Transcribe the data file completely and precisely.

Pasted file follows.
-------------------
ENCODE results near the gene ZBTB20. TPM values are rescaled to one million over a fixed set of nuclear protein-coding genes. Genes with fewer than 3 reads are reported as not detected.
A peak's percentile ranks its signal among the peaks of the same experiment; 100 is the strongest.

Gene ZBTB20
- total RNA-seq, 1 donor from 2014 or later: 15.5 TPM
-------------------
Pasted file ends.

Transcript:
ENCODE results near the gene ZBTB20. TPM values are rescaled to one million over a fixed set of nuclear protein-coding genes. Genes with fewer than 3 reads are reported as not detected.
A peak's percentile ranks its signal among the peaks of the same experiment; 100 is the strongest.

Gene ZBTB20
- total RNA-seq, 1 donor from 2014 or later: 15.5 TPM